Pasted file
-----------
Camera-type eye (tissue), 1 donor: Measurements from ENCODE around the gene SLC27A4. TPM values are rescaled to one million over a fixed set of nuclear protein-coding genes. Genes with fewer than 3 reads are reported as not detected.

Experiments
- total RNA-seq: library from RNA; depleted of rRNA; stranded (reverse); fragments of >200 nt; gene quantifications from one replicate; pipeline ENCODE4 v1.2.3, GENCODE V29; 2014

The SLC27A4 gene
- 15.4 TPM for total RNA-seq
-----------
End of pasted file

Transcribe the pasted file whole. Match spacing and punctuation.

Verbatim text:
Camera-type eye (tissue), 1 donor: Measurements from ENCODE around the gene SLC27A4. TPM values are rescaled to one million over a fixed set of nuclear protein-coding genes. Genes with fewer than 3 reads are reported as not detected.

Experiments
- total RNA-seq: library from RNA; depleted of rRNA; stranded (reverse); fragments of >200 nt; gene quantifications from one replicate; pipeline ENCODE4 v1.2.3, GENCODE V29; 2014

The SLC27A4 gene
- 15.4 TPM for total RNA-seq